When perk turns PR problem


For the professional worker, an annual convention with his or her peers can be a prized perquisite of the job. It can serve as a refreshing break from the daily grind and as a source of contacts and information on industry trends.

One such meeting is the yearly conference of the National School Boards Association. The NSBA convention, held on a rotating basis in San Francisco, New Orleans, Orlando and Anaheim, might possess even more of an air of perkdom because many school board members are unpaid volunteers. These are folks who willingly put their shoulders to the public weal, so why not let them enjoy a few days at Disney World -- when they can escape their seminars and workshops, of course?

However, there is a question of whether school board members in the Baltimore region have abused this perk. Several area boards recently sent most or all of their members to the city of cable cars for the NSBA convention. Nine of Baltimore County's 12 board members, plus Superintendent Stuart Berger and a school system lawyer, traveled to San Francisco; so did all eight from Harford County, plus Superintendent Ray Keech; three of five from Carroll County, plus Superintendent Brian Lockard; and all five from Howard County.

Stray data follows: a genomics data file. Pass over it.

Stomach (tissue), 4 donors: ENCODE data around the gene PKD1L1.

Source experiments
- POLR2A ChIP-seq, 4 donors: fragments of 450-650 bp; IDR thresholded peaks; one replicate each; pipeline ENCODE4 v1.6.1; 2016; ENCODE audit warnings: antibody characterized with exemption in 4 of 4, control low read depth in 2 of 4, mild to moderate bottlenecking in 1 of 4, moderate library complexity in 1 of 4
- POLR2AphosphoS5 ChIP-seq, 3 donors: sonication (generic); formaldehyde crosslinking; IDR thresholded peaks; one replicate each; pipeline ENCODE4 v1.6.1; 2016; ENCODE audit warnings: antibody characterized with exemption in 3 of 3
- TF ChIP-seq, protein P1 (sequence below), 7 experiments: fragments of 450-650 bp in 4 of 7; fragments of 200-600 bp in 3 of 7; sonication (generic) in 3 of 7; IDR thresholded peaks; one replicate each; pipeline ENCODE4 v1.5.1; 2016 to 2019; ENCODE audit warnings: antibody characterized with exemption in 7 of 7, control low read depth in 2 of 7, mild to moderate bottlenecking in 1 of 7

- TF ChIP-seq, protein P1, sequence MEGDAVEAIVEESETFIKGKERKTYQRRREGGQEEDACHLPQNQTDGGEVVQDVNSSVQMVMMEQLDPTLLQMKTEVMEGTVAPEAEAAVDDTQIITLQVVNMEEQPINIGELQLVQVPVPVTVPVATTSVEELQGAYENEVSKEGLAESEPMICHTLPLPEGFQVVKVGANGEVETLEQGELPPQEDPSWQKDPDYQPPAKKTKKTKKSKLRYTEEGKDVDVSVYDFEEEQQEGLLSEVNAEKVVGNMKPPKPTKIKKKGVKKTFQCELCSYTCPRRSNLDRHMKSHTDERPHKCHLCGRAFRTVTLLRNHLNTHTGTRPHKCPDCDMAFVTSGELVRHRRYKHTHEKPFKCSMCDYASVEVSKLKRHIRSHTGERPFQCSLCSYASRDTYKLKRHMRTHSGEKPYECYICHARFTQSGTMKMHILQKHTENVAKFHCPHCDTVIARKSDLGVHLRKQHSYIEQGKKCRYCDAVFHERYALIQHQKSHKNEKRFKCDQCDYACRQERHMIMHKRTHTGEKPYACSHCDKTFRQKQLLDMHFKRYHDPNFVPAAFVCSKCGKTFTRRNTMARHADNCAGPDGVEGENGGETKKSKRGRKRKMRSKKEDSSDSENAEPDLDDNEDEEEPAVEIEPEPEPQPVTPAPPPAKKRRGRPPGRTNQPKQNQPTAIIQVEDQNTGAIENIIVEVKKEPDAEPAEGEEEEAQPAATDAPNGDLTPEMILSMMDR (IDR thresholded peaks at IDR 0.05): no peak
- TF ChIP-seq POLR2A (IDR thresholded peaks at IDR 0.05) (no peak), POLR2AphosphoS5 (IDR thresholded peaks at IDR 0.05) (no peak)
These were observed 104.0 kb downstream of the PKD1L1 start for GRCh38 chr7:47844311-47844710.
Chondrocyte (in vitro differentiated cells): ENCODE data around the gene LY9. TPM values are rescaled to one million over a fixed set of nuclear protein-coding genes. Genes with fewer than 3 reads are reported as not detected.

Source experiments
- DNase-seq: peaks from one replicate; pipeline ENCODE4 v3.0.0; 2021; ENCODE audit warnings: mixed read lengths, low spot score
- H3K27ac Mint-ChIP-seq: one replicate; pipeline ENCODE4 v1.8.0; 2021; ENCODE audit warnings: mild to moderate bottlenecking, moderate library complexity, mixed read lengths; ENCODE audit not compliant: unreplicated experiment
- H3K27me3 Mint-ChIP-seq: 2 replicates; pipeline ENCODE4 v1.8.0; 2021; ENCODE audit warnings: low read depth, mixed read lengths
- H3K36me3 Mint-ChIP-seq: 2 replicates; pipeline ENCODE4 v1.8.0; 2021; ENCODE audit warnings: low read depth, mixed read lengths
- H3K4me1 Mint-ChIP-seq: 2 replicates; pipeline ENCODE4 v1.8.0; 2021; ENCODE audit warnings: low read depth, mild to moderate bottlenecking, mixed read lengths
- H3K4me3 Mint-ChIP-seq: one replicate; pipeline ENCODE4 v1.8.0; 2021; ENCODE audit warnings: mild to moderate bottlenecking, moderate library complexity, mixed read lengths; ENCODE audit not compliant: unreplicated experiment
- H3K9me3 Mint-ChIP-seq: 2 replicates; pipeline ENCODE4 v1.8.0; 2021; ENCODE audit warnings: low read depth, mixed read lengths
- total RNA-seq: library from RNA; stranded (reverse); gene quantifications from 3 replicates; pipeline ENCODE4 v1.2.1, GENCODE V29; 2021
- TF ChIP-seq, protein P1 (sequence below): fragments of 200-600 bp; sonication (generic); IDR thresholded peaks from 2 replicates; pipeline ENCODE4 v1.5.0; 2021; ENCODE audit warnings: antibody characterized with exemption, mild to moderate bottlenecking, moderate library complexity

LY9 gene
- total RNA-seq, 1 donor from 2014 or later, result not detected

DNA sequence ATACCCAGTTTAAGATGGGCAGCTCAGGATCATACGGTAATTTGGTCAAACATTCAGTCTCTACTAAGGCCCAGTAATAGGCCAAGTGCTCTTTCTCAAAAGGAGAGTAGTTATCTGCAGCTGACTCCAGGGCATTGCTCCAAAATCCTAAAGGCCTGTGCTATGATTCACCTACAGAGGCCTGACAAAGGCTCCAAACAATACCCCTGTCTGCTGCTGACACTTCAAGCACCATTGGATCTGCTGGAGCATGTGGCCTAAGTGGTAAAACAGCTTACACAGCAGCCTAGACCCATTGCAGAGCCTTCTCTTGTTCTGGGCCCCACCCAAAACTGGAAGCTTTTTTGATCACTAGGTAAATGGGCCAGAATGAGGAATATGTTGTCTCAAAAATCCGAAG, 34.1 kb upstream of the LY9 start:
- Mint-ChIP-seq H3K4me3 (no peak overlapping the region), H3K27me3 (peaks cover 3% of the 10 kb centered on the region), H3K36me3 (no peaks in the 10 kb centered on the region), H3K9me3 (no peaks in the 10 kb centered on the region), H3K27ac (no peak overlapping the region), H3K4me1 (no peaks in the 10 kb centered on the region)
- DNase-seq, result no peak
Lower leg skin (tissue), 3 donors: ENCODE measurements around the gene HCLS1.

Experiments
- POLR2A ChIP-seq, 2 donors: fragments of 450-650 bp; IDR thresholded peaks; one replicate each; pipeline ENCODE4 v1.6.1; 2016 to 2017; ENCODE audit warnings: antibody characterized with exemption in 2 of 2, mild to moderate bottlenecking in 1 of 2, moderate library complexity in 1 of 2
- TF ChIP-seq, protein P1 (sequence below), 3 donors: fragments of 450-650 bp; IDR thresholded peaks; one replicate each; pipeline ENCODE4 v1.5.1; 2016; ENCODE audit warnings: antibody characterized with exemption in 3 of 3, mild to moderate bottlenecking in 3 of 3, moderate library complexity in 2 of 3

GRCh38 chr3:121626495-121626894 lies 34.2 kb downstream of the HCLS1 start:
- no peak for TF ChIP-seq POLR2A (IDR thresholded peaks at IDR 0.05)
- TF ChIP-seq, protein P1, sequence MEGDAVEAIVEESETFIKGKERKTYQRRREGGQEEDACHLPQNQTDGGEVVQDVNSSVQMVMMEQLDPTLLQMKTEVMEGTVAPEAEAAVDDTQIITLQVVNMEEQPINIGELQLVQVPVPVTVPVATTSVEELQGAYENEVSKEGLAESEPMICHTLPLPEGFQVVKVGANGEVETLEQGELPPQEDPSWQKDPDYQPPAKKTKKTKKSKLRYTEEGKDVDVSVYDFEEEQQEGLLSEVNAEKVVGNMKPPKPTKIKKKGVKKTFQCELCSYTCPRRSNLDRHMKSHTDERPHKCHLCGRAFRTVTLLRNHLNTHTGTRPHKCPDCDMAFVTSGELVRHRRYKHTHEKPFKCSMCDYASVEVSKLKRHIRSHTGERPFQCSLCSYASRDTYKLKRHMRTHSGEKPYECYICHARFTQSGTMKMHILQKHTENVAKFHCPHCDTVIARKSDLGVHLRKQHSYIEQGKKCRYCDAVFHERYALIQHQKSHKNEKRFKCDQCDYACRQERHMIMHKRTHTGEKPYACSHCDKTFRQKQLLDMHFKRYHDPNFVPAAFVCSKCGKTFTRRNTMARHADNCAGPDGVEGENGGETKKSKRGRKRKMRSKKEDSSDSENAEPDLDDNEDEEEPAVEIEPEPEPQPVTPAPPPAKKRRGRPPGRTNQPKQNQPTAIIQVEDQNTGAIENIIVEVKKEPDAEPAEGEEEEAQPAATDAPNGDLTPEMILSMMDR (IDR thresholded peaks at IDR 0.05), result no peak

School officials and other advocates of these trips point out that the cost to each school system is a fraction of its yearly budget. Proponents also argue that the annual conference imparts valuable information and promotes camaraderie among members of particular boards.

These positions have some validity. Yet they overlook the public relations problem that is created when too many board members make the excursion. The unhappy result? This year's trip has become loaded with negative symbolism at a time when everyone from parents to educators bemoans the impact of streamlined government budgets on school spending.

We would suggest that just as the convention site rotates annually, a few members of each board could take turns going to the conference and, on their return, brief their colleagues.

School boards shouldn't skip these conferences altogether. The Anne Arundel board did so this year for budget reasons (although it would be a mistake to cut itself off from industry news for a couple years' running.) Still, school administrations might better serve their own purposes and avoid sending the wrong signal to taxpayers by becoming a little less generous with this perk.

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